On the flip side, you will also see occasions where websites notice a noticeable traffic decrease following a search engine update. The following screenshot is a classic example:
Image Credit: https://www.gsqi.com/
Again, there are different reasons for this, which we will go into a little further in the article, but this could be down to certain essential pages seeing a decrease or your site as a whole seeing a decrease in traffic.
Of course, there is another option following search algorithm updates, and that is not seeing any meaningful change in your site traffic. You can see this in the screenshot showing SEOTesting's site traffic below:
Significantly, earlier on in the year, you can see that we went through three search algorithm updates without seeing any significant changes in our website traffic.
We continued steadily increasing traffic (after publishing lots of great content, building our brand, and building highly authoritative and relevant links) until the August 2023 Core Update, where we saw a significant increase in traffic almost immediately following the update.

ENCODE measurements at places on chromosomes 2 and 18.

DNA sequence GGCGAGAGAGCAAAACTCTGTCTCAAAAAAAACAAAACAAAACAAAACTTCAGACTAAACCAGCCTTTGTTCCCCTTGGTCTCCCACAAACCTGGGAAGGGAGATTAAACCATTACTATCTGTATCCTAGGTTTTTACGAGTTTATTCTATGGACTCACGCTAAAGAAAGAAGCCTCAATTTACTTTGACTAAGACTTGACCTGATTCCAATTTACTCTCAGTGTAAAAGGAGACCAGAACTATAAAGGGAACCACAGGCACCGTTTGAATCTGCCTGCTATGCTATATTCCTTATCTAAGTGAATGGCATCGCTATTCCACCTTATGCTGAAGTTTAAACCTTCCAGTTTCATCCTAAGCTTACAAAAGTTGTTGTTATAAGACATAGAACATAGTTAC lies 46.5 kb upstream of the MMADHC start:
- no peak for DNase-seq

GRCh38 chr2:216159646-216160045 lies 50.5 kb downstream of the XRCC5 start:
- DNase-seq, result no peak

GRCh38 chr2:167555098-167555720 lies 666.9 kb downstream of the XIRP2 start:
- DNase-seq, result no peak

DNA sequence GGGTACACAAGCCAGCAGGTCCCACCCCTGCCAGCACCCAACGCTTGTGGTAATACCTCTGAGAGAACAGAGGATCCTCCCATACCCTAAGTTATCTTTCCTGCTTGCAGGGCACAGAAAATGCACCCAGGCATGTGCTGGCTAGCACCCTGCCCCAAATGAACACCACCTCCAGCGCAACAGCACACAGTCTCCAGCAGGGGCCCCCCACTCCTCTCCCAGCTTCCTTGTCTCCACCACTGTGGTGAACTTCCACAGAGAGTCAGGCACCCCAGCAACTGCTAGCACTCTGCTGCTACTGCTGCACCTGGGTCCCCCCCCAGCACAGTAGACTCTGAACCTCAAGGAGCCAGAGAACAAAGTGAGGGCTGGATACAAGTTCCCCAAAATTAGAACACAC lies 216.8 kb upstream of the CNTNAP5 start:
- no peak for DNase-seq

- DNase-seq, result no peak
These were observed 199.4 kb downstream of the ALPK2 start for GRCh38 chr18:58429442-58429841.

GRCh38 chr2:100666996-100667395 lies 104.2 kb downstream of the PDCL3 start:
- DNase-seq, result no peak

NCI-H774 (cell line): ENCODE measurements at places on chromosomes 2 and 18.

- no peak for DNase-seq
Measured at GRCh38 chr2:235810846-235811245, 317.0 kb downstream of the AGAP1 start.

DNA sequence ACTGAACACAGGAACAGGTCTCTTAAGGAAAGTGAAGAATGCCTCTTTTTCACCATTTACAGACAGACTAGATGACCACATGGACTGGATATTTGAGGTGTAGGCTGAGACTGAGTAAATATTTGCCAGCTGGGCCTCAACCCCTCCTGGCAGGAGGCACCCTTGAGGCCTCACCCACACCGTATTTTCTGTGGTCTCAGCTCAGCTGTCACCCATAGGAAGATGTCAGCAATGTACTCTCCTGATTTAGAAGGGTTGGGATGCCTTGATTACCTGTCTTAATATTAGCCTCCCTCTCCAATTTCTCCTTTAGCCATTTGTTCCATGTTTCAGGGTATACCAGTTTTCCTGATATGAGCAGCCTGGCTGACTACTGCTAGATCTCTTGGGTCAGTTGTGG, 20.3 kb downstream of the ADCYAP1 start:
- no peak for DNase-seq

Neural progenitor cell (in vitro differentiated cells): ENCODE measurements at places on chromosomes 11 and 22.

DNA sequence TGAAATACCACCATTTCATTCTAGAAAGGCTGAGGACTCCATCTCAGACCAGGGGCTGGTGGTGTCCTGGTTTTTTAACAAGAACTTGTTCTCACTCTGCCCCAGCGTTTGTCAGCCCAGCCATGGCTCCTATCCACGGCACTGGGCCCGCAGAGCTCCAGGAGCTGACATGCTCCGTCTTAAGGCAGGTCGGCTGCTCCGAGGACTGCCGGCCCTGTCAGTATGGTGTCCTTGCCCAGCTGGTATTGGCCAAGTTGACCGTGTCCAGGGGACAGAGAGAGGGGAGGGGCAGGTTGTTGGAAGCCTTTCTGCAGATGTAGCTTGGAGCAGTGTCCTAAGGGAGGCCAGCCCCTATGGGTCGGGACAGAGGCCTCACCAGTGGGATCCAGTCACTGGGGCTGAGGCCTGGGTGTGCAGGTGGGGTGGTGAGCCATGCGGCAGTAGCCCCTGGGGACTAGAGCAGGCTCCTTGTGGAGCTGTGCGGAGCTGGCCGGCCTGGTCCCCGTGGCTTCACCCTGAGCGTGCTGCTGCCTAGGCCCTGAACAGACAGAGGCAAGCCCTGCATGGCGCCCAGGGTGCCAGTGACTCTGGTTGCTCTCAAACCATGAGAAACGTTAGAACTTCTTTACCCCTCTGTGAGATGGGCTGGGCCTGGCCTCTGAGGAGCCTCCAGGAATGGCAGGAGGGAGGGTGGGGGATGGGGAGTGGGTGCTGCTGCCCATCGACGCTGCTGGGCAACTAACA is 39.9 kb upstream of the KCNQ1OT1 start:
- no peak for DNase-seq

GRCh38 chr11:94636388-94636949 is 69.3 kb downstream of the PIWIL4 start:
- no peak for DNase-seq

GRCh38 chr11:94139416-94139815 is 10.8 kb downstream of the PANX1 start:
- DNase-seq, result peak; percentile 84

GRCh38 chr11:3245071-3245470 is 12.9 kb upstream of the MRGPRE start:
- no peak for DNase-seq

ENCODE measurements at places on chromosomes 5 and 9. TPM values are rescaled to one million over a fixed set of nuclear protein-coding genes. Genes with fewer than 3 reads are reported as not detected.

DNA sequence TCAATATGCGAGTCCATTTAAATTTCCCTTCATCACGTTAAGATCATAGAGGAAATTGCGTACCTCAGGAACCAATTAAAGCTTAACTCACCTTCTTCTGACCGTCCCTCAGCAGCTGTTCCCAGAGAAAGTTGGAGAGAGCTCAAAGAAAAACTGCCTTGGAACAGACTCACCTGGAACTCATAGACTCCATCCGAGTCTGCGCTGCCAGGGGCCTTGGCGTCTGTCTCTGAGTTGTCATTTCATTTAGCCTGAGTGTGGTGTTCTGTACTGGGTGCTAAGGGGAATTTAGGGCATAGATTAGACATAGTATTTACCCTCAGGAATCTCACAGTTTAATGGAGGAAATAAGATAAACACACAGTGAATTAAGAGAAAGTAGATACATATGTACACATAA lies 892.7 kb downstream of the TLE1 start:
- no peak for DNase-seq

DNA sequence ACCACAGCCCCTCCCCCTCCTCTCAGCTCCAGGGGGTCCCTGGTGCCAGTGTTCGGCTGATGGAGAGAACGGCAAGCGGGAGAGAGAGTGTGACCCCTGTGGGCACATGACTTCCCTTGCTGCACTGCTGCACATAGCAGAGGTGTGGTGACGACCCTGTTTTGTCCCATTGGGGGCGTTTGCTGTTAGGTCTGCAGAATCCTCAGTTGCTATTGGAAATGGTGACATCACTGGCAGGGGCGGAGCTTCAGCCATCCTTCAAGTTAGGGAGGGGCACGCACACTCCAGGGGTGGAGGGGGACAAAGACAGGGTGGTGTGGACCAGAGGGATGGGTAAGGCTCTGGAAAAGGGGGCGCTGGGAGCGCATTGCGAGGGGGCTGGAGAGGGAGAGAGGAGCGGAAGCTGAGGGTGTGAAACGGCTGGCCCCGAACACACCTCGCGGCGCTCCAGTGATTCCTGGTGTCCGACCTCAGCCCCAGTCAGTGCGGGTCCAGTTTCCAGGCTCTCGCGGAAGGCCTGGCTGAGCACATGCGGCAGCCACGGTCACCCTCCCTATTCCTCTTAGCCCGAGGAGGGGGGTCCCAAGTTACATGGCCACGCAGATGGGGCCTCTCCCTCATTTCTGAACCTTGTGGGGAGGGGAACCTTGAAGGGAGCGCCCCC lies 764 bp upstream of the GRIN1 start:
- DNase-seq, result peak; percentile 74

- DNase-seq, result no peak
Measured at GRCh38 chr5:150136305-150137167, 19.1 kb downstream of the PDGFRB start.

In this next section, we explore what you can do to analyse your website following any search engine algorithm update. What to do, what not to do, and what tools you can use to analyse the update.
In rare cases, you may see that most of your site has been impacted following a search engine update. The following screenshot shows a classic example:
Image Credit: https://www.growthbarseo.com/
You can see from the screenshot above a search engine algorithm update has negatively impacted the vast majority of this website! The site has gone from peak traffic of just under 400,000 to a site traffic level of just under 39,000.
The majority of this website has been impacted. It's not just one or two essential pages that have declined in traffic following the update.
The website owner can do a deeper dive, jumping into traffic page by page to see the impact of each page. But given the likely scenario is this website has seen a 'whole site' impact, then this step isn't necessarily vital, although it is still important!
Given that the more realistic finding during traffic loss from a search engine update is that only certain pages are declining in traffic, you need to find out which pages are slipping in traffic and to what extent they are reducing traffic.
Is it one or two key pages that have declined by a huge percentage? This may be the case, especially for smaller websites that still need a lot of content or a high traffic level to start with. If one page gets 50% of your traffic, and this page drops during a search update, your site will see a huge traffic drop.
Or is it the case that many of your pages are seeing smaller drops? If you find this, it may be that Google is evaluating your site on a deeper level and seeing it as less helpful than competitors once they have updated their search algorithms. If this is the case, you will have to do different things to recover than if your website has seen some essential pages drop in traffic.